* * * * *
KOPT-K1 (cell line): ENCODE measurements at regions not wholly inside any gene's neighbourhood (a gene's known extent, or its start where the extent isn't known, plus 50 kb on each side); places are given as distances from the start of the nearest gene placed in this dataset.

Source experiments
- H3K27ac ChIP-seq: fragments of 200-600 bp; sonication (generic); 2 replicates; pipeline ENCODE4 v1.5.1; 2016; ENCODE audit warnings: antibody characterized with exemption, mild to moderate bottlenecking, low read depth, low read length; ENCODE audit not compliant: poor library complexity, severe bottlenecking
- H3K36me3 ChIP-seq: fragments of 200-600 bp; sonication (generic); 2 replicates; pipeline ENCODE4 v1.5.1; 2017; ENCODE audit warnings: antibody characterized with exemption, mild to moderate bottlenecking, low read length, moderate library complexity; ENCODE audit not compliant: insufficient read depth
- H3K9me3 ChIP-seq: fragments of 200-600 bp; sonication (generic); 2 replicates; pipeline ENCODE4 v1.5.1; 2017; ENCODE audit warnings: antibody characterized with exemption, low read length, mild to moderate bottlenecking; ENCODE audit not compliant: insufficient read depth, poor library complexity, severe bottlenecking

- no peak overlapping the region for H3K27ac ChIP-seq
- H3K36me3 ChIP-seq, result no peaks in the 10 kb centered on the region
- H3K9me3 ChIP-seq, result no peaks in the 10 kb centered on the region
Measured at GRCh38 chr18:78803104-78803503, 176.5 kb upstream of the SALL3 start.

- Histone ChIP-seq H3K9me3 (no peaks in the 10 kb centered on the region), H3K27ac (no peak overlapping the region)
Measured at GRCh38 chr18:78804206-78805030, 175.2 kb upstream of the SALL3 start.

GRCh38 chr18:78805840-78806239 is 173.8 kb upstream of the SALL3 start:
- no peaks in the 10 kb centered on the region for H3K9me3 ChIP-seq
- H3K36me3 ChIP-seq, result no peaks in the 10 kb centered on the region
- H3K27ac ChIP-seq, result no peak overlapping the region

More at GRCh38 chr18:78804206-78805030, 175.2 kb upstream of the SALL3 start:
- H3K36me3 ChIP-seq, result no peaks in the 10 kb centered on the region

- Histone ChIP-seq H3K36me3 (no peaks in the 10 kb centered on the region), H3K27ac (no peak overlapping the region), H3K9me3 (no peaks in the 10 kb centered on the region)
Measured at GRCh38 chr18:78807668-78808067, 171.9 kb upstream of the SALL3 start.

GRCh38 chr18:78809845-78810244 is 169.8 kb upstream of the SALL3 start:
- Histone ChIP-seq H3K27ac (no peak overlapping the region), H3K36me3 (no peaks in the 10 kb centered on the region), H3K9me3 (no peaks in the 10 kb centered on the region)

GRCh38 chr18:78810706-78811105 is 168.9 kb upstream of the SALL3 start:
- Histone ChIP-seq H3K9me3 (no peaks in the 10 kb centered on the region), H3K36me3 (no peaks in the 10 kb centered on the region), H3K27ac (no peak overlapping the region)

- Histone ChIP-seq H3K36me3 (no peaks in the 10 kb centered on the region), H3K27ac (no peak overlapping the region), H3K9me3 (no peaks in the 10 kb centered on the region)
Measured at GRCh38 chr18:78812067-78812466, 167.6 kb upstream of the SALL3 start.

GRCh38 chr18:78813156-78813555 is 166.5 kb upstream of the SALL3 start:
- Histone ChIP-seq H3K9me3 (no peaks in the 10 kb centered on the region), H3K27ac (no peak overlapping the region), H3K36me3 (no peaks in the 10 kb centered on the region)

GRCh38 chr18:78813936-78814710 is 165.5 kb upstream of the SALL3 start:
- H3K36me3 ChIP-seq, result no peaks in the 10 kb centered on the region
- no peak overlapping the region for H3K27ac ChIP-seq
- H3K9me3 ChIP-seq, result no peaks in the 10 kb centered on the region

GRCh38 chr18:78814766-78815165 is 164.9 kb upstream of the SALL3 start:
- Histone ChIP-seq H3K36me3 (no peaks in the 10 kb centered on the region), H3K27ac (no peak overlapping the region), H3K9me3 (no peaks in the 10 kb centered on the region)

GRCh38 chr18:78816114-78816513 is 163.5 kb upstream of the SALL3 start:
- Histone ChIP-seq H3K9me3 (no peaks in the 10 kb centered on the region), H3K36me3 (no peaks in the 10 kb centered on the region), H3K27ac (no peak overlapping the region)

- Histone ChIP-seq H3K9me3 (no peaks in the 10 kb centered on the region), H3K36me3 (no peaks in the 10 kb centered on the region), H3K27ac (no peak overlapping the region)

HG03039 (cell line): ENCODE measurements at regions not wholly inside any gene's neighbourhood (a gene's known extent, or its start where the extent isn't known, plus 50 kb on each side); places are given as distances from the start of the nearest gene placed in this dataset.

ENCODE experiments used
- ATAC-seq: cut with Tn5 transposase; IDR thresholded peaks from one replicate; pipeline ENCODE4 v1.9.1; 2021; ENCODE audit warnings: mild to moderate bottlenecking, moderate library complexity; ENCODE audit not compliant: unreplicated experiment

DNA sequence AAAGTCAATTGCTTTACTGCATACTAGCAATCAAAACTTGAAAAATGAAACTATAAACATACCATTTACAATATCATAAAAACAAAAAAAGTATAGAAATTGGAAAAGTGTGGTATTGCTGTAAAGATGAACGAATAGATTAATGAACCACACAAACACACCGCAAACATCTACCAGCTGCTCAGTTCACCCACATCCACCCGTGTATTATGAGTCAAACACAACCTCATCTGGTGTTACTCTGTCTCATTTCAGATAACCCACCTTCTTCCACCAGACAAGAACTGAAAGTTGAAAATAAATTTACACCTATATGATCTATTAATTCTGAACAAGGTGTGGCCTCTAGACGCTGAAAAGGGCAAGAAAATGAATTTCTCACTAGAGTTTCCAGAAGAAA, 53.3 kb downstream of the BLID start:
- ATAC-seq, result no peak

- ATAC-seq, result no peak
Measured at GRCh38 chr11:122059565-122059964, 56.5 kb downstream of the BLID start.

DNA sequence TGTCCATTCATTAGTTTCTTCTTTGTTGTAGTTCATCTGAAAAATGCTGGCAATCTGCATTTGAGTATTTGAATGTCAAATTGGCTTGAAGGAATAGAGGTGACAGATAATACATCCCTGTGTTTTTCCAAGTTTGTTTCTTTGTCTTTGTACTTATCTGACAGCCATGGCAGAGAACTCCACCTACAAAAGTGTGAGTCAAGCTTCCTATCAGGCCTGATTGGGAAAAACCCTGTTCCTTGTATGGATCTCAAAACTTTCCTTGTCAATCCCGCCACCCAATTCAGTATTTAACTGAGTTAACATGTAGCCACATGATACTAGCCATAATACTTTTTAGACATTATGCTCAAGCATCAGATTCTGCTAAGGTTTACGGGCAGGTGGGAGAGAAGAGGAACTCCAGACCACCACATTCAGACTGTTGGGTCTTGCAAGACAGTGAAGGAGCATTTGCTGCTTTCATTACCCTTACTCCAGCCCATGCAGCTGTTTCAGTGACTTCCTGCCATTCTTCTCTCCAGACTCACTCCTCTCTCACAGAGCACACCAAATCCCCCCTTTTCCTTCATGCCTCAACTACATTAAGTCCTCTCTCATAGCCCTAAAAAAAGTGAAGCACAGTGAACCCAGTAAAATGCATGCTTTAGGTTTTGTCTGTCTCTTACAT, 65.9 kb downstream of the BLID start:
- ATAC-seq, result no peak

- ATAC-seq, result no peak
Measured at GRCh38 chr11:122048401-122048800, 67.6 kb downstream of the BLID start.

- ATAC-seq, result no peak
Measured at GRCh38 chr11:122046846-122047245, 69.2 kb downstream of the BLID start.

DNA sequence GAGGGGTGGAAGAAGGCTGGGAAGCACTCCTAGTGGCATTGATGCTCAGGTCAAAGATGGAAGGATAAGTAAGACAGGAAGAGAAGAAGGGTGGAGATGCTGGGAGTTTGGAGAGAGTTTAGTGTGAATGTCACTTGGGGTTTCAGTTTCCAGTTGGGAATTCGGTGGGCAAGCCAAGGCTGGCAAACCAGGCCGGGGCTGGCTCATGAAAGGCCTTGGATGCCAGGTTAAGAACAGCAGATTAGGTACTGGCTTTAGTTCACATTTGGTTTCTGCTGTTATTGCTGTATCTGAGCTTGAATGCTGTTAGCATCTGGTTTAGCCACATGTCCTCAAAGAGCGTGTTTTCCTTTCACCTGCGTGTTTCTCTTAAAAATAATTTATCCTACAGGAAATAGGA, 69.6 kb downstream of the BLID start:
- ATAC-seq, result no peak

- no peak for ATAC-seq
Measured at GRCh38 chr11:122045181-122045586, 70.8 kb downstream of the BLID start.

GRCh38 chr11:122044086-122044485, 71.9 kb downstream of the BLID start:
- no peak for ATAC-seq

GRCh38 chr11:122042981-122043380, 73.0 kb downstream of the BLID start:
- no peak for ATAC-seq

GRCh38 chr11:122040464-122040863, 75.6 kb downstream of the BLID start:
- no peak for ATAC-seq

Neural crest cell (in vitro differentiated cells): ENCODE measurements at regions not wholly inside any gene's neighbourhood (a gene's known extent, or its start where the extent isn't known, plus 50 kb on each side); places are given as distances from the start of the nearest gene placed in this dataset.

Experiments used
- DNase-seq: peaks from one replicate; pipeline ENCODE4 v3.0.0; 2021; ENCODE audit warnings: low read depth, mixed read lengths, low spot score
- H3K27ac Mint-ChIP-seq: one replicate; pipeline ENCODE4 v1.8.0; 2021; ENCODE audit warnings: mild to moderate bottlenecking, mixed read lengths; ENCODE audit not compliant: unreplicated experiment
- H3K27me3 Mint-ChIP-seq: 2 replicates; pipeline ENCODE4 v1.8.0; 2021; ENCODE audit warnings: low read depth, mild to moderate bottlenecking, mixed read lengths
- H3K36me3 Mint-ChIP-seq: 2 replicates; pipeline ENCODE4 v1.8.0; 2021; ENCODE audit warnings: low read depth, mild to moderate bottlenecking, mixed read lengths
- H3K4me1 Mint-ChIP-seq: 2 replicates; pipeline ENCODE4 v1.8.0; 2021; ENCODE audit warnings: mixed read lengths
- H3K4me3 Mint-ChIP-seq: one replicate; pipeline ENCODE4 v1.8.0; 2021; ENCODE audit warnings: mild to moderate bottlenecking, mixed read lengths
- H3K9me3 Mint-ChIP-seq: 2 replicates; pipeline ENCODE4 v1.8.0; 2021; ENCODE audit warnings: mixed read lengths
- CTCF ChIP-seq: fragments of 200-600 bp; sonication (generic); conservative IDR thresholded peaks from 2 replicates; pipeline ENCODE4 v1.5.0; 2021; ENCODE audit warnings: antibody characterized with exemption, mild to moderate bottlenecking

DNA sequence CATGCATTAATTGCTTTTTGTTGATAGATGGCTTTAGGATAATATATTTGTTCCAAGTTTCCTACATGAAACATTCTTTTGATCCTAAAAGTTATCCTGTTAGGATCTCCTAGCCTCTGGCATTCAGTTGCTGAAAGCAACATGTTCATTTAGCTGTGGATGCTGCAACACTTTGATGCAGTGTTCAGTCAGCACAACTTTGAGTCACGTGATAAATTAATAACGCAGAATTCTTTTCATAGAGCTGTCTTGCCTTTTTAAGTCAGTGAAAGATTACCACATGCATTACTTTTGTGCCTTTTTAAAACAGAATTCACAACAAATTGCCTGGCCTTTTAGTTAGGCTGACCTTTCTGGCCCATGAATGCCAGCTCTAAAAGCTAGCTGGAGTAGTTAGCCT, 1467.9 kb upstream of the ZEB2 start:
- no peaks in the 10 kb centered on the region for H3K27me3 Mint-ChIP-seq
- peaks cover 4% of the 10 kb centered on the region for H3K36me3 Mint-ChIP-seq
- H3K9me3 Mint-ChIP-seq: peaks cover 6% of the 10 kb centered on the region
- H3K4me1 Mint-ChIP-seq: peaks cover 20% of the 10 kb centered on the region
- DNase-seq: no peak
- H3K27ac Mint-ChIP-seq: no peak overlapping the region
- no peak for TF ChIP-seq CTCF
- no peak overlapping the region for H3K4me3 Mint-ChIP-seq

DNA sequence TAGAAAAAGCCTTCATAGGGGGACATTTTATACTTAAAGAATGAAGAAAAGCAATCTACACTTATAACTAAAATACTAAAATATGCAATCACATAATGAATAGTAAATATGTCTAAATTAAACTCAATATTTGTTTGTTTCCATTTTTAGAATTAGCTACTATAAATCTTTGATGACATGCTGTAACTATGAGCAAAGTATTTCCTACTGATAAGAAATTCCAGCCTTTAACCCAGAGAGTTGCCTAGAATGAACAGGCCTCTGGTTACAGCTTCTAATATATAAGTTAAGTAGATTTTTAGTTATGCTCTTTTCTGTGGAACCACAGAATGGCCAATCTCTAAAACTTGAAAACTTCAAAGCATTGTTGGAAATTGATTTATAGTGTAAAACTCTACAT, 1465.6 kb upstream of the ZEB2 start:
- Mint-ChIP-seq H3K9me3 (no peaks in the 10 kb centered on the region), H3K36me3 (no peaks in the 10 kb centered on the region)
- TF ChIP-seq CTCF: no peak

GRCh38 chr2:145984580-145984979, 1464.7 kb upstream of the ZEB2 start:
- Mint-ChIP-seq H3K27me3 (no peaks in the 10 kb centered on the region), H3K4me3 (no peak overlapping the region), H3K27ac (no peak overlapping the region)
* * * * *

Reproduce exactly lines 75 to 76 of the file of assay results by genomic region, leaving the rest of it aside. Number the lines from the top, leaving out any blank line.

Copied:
- DNase-seq: no peak
- H3K27ac Mint-ChIP-seq: no peak overlapping the region